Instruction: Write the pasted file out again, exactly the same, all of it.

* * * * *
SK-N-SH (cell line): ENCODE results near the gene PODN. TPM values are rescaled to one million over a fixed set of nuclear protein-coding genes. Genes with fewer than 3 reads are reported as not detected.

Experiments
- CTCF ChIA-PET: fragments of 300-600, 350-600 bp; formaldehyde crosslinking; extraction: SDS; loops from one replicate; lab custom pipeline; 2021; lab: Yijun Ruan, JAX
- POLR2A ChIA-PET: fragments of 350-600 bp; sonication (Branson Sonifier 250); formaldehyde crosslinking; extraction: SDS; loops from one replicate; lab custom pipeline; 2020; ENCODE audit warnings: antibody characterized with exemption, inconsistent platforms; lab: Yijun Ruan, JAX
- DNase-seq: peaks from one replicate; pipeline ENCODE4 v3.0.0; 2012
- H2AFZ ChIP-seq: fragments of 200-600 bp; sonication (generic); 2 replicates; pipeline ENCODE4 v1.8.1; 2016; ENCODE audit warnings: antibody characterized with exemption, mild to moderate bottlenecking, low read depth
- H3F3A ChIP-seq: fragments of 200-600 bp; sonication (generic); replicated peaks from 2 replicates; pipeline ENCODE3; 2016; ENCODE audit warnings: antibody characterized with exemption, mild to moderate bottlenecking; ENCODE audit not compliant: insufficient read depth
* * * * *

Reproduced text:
SK-N-SH (cell line): ENCODE results near the gene PODN. TPM values are rescaled to one million over a fixed set of nuclear protein-coding genes. Genes with fewer than 3 reads are reported as not detected.

Experiments
- CTCF ChIA-PET: fragments of 300-600, 350-600 bp; formaldehyde crosslinking; extraction: SDS; loops from one replicate; lab custom pipeline; 2021; lab: Yijun Ruan, JAX
- POLR2A ChIA-PET: fragments of 350-600 bp; sonication (Branson Sonifier 250); formaldehyde crosslinking; extraction: SDS; loops from one replicate; lab custom pipeline; 2020; ENCODE audit warnings: antibody characterized with exemption, inconsistent platforms; lab: Yijun Ruan, JAX
- DNase-seq: peaks from one replicate; pipeline ENCODE4 v3.0.0; 2012
- H2AFZ ChIP-seq: fragments of 200-600 bp; sonication (generic); 2 replicates; pipeline ENCODE4 v1.8.1; 2016; ENCODE audit warnings: antibody characterized with exemption, mild to moderate bottlenecking, low read depth
- H3F3A ChIP-seq: fragments of 200-600 bp; sonication (generic); replicated peaks from 2 replicates; pipeline ENCODE3; 2016; ENCODE audit warnings: antibody characterized with exemption, mild to moderate bottlenecking; ENCODE audit not compliant: insufficient read depth